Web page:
• Simpler logistics — Logistics is another important factor that a drop shipping business does not have to give as much attention to as a traditional business. Packaging and shipping are all taken care of by the suppliers.
  • Flexibility in product offering — Because a drop shipping business is always run online it isn’t locked to a specific location, so you have all the flexibility to choose whatever kind of products you want to sell, including perishables that have different storage requirements. You can even work with multiple suppliers to sell as many different products you think your targeted audience would be interested in.

What products should I sell?

Figuring out what kinds of products you want to sell for your drop shipping business starts with the same first step that any retailer ought to take: conducting market research.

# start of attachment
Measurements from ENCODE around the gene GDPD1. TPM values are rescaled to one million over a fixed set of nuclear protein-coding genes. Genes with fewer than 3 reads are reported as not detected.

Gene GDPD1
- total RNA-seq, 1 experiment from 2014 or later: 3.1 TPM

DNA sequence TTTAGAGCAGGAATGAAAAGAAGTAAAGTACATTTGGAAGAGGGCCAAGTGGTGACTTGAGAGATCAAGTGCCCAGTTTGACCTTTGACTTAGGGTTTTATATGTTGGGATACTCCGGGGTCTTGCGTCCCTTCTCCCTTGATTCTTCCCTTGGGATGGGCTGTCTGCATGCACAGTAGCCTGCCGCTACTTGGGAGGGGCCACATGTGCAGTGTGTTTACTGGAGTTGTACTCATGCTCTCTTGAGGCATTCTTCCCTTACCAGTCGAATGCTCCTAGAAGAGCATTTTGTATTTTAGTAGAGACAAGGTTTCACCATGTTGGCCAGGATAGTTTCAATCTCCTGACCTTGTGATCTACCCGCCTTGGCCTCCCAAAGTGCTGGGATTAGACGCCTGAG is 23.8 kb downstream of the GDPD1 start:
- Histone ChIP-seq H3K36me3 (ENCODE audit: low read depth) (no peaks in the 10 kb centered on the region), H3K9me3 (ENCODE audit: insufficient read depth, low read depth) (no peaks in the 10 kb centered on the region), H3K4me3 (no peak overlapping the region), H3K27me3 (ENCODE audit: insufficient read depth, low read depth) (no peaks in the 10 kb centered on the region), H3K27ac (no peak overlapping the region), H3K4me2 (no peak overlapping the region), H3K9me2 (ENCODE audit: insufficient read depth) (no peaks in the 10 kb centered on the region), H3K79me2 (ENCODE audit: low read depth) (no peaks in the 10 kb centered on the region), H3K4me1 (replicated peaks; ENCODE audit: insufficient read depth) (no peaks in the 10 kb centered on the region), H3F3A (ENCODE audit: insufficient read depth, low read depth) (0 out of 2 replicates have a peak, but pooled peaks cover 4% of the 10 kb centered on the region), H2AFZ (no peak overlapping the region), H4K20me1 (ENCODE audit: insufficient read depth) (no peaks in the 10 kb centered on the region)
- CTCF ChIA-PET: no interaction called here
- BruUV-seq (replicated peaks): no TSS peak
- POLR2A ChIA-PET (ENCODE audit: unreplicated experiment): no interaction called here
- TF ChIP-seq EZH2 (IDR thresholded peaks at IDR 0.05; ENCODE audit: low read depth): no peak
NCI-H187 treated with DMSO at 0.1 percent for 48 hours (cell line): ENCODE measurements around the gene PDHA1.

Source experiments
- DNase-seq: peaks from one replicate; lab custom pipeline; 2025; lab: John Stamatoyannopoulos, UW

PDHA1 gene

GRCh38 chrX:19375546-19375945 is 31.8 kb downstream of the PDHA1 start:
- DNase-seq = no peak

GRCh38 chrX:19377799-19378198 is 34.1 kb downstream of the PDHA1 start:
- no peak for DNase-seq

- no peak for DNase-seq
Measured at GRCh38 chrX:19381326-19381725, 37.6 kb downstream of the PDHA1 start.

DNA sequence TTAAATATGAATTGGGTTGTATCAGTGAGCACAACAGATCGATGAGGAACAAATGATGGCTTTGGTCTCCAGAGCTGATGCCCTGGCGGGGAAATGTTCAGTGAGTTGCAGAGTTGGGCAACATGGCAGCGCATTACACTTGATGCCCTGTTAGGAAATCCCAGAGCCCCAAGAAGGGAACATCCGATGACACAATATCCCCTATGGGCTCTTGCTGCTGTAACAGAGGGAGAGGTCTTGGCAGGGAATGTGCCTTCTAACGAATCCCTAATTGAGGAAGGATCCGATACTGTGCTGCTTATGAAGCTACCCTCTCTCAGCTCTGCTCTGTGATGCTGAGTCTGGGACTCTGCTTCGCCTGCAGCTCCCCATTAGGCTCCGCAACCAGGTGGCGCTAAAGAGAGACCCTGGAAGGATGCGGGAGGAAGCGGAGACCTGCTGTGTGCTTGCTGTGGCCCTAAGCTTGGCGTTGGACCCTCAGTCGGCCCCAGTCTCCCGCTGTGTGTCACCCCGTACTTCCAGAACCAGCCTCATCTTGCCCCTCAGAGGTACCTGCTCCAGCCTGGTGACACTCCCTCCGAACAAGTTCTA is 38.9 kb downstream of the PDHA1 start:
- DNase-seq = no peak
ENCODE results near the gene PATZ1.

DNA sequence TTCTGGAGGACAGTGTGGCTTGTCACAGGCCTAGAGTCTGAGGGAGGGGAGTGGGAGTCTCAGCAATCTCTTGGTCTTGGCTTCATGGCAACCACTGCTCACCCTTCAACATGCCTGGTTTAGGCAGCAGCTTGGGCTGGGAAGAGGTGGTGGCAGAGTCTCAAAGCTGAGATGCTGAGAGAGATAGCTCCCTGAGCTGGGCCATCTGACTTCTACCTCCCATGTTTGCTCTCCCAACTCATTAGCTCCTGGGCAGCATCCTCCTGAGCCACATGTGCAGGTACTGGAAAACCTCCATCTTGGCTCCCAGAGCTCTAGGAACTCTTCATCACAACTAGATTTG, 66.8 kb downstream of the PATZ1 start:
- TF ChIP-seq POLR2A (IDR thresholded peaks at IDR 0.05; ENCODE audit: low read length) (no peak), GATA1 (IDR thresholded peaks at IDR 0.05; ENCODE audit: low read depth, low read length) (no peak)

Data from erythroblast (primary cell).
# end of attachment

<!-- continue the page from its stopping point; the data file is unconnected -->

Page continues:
You can begin your market research with Google Keyword Planner. It’s a tool that lets you see the popular search terms people are using to look for things in the world’s most popular search engine.

Pair Google Keyword Planner with Google Trends to see what’s currently popular and what is gaining popularity.

There are a lot of guides online that provide a much more in-depth look into how to use these tools to maximum effect, but there are a couple of key things to keep in mind when you’re starting out: Focus on who your target customers are and the specific “long-tail” search terms they may use when searching for products or product types. Trying to go as broad as possible is a losing prospect because you will end up competing with industry giants like Amazon and eBay.

Choosing Products That Aligned with the Drop Shipping Model

Drop shipping’s unique set of strengths and limits figure heavily into the kinds of products that you can sell successfully: